NFL Officially Locks Out Players, Bluffs Called On Both Sides

After some initial speculation by NFL observers that the league would add another spin to this whole mess by opting to not lock the players out, the expected outcome of yesterday's NFLPA decertification came down late last night. The NFL has officially locked the players out.

So the big question on every NFL fan's mind is, what's next? 

Both sides have now had their chance to grandstand. NFL general counsel Jeff Pash made an impassioned statement yesterday (that link also includes retorts from NFLPA outside counsel Jim Quinn). Pash insisted that the NFL made several concessions, and that they were willing to meet in the middle on the wide financial gap.

While those statements may very well be true, it's important to keep in mind that the NFL Owners were the ones to create this gap in the first place, when they asked for an additional billion dollars. Essentially the NFL is claiming they are the ones who tried to "bridge the gap" with their offers yesterday, while leaving out the fact that they are the ones who demolished the original bridge in the first place.

For the years leading up to present events, the players threatened to decertify the NFLPA. They have now done that. The league, in response to those threats, has always promised they would then lock the players out. They have now done that.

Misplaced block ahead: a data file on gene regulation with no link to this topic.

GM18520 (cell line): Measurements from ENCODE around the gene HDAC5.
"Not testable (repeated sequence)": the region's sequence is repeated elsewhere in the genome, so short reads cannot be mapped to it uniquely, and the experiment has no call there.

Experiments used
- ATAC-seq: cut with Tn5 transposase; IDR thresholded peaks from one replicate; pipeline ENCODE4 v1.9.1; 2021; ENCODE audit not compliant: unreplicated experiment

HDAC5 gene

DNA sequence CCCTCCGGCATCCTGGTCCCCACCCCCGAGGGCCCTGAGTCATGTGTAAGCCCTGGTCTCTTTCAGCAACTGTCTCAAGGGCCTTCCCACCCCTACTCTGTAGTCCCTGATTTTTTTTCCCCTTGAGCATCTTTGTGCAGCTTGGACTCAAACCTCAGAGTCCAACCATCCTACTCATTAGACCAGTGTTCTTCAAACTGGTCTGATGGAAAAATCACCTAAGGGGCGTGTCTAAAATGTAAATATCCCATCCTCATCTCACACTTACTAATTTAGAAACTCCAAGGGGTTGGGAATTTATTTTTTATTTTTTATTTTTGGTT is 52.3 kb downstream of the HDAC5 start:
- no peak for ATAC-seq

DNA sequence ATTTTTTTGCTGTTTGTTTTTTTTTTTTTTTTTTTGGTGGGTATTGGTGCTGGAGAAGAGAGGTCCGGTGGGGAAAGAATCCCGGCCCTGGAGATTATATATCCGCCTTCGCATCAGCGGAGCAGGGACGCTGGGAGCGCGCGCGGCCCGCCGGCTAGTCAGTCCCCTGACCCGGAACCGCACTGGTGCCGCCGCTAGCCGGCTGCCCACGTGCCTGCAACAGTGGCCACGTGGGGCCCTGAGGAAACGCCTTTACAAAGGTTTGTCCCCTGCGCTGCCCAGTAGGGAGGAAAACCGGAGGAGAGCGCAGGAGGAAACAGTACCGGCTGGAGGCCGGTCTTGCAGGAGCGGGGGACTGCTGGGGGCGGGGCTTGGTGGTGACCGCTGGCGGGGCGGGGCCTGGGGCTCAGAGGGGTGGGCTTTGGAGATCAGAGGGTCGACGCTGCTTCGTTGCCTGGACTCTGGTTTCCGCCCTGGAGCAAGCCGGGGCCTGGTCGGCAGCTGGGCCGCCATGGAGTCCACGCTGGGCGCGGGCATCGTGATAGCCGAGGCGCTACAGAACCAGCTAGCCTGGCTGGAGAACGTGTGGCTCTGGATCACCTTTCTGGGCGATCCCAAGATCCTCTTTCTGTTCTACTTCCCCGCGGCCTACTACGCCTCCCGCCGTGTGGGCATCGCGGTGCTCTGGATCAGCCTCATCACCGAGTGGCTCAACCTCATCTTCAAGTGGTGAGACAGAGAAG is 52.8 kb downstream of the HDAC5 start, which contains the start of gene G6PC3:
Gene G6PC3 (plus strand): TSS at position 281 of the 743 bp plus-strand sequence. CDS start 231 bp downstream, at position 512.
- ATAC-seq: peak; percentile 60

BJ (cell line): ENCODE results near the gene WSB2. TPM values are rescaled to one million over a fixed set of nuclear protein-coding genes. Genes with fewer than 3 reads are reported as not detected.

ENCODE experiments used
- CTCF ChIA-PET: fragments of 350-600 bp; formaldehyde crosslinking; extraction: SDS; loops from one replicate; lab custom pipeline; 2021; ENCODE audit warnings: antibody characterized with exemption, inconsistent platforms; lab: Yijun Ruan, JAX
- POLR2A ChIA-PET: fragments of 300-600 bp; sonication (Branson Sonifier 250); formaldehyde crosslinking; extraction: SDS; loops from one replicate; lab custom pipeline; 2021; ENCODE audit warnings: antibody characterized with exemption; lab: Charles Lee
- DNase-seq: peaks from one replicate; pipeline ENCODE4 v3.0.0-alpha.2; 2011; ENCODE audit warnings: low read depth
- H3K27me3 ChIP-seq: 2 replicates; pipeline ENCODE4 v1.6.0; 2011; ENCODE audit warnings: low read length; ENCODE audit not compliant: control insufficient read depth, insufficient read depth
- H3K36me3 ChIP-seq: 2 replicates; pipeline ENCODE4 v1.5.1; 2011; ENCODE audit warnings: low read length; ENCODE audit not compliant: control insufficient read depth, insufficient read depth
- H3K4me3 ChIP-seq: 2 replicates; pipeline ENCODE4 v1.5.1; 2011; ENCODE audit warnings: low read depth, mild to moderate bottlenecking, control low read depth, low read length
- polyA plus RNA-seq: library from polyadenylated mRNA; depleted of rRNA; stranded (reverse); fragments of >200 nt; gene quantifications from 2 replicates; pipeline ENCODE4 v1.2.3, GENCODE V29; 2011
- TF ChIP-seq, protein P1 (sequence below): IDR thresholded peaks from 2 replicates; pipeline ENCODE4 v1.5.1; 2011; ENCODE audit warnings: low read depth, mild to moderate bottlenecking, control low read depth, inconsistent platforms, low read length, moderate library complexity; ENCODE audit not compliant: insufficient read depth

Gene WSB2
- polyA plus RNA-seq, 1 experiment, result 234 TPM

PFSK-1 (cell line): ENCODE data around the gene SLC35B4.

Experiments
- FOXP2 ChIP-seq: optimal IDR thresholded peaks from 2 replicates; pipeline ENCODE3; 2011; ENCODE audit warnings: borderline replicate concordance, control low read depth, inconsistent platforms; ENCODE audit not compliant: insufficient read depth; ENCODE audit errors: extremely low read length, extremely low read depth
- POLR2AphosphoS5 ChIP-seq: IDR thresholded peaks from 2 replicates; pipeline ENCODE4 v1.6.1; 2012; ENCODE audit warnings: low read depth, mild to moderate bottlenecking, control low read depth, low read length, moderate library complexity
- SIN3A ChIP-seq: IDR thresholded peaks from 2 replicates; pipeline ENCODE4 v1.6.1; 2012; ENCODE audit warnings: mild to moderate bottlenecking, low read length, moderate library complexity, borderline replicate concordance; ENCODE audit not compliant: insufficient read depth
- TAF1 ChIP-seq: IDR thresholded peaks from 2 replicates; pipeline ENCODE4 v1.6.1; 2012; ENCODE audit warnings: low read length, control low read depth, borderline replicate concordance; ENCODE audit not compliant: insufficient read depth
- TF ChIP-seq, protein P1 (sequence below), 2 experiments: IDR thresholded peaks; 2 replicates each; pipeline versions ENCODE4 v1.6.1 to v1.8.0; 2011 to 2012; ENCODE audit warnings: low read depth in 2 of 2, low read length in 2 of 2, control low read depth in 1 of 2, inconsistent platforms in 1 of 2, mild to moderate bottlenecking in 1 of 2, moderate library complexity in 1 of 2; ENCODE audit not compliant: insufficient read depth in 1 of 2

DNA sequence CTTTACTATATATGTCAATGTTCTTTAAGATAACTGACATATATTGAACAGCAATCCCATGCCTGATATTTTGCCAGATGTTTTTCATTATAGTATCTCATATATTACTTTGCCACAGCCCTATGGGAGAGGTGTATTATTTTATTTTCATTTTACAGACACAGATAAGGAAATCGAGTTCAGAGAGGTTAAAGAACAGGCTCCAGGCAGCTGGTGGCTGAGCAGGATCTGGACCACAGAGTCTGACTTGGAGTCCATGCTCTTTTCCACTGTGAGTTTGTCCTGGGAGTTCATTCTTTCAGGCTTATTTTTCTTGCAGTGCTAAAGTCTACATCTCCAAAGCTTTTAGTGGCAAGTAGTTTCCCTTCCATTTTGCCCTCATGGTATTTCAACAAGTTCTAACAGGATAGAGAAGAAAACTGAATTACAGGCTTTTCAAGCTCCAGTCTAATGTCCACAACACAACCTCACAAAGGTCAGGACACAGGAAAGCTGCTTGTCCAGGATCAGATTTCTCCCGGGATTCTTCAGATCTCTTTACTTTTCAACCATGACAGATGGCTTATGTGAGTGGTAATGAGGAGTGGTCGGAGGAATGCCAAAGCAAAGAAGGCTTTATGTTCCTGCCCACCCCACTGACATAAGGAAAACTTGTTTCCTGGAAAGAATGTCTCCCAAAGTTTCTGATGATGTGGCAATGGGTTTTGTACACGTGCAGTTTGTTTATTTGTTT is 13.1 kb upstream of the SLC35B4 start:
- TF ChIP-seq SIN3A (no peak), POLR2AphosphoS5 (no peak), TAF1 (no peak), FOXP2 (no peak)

There doesn't seem to be a lot of room for hope for a quick resolution, but as former NFL player Ross Tucker put so well on his Twitter page, "...decertification is toothpaste that actually can be put back into the tube. At any time."

Now that both sides have called each other's bluff, perhaps after a break from the recent heavy negotiations, they can get back in the room and bang this thing out. The popular assumption is that the players will have a distinct advantage in the courtroom. This, of course, is the reason for the league's popular "the players always wanted litigation" refrain. 

Both sides may want to see how the early "rounds" go in the courtroom before returning to the negotiating table. However, if the players gain early victories, they would frankly have no reason to go back to the table unless they are serious about wanting to play football more than they are serious about getting every dollar.

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